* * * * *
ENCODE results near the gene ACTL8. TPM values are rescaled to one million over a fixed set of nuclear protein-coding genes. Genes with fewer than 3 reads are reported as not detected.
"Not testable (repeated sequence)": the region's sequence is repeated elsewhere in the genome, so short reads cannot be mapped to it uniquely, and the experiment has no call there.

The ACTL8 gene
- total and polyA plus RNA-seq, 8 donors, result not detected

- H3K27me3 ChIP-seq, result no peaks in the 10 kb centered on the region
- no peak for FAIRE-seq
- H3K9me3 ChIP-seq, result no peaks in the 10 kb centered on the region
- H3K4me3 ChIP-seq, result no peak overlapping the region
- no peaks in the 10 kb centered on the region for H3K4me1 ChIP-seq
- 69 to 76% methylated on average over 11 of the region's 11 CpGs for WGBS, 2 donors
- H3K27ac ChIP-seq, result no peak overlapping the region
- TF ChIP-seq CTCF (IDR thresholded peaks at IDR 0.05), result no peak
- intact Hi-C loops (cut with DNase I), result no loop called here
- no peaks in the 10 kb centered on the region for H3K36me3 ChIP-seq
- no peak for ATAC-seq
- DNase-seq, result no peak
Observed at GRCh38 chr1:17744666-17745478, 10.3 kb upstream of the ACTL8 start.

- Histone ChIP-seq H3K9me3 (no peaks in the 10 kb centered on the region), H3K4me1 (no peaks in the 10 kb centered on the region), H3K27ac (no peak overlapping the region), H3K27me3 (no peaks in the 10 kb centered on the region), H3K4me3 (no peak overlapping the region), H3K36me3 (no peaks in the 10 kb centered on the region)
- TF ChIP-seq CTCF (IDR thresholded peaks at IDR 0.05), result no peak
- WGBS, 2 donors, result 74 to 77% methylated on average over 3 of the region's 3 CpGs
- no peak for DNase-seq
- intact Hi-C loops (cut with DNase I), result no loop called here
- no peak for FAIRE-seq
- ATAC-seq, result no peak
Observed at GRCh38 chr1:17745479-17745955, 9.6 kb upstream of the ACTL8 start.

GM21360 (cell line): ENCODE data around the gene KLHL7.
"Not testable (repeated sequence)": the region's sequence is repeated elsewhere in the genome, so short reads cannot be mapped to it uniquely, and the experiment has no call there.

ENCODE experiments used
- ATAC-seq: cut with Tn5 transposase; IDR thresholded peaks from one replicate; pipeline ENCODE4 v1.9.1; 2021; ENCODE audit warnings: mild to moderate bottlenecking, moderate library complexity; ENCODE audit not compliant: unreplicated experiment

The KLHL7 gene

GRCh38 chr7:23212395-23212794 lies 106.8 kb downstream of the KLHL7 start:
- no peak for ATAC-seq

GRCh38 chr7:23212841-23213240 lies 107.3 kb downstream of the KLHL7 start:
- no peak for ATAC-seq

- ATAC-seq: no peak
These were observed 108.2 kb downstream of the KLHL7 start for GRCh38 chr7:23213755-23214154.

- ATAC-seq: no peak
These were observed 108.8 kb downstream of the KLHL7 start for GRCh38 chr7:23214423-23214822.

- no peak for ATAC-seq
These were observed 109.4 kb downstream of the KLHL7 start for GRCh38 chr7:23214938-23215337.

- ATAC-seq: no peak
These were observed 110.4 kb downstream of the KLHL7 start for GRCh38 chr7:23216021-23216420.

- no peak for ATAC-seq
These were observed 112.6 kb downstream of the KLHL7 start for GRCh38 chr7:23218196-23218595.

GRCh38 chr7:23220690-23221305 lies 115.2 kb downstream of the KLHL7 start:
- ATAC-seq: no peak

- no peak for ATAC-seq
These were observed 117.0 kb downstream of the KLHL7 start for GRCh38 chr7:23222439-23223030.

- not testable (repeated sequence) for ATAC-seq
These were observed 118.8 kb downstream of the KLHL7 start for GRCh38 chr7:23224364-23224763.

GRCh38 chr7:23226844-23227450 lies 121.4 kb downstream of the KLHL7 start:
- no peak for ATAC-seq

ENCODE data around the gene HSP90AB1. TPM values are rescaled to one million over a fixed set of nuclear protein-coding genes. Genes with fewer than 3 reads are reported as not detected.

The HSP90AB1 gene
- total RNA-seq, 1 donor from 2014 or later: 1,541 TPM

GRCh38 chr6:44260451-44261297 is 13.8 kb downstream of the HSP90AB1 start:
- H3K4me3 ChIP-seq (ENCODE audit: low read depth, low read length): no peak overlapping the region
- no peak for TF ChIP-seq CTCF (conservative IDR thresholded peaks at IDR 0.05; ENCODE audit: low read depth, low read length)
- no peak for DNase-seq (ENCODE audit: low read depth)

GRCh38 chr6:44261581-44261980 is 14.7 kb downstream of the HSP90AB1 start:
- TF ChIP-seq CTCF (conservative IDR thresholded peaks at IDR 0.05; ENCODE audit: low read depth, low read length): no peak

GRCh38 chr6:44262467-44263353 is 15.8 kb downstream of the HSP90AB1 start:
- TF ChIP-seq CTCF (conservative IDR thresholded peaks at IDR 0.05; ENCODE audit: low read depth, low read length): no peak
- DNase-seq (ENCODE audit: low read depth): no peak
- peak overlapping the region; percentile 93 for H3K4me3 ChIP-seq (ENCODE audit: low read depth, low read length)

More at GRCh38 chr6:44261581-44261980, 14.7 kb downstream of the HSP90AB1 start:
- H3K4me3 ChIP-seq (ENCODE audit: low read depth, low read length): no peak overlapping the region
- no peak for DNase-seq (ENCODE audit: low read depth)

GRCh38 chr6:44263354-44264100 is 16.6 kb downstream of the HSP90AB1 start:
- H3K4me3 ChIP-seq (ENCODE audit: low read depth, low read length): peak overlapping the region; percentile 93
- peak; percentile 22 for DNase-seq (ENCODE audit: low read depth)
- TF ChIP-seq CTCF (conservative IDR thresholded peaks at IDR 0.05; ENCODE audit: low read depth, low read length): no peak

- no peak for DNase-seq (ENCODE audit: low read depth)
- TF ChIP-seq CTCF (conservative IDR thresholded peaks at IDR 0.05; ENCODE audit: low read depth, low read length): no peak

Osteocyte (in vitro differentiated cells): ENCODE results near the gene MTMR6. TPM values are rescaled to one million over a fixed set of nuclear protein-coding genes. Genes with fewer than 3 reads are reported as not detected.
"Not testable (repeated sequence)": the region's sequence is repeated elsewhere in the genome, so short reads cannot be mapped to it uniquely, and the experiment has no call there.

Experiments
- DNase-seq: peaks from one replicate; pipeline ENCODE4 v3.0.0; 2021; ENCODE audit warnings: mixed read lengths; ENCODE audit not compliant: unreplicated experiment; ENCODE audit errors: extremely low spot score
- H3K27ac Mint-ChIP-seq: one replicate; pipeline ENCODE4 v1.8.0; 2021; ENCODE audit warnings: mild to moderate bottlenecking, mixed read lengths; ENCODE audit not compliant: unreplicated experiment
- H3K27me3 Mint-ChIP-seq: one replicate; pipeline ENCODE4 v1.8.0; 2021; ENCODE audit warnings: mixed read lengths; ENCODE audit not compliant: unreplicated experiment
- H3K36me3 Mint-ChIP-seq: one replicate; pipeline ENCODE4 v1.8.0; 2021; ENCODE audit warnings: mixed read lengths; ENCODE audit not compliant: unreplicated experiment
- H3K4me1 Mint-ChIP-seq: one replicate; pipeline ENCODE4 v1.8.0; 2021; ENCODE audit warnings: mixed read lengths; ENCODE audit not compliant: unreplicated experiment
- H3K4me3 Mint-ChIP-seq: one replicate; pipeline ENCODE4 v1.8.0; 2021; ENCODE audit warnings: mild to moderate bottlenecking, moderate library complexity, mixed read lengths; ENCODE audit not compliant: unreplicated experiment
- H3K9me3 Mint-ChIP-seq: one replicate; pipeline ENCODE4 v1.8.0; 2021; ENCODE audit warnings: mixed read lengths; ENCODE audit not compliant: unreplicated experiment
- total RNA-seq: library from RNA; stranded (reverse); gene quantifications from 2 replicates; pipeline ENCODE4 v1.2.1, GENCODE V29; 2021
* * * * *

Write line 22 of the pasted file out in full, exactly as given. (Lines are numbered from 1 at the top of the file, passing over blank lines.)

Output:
- intact Hi-C loops (cut with DNase I), result no loop called here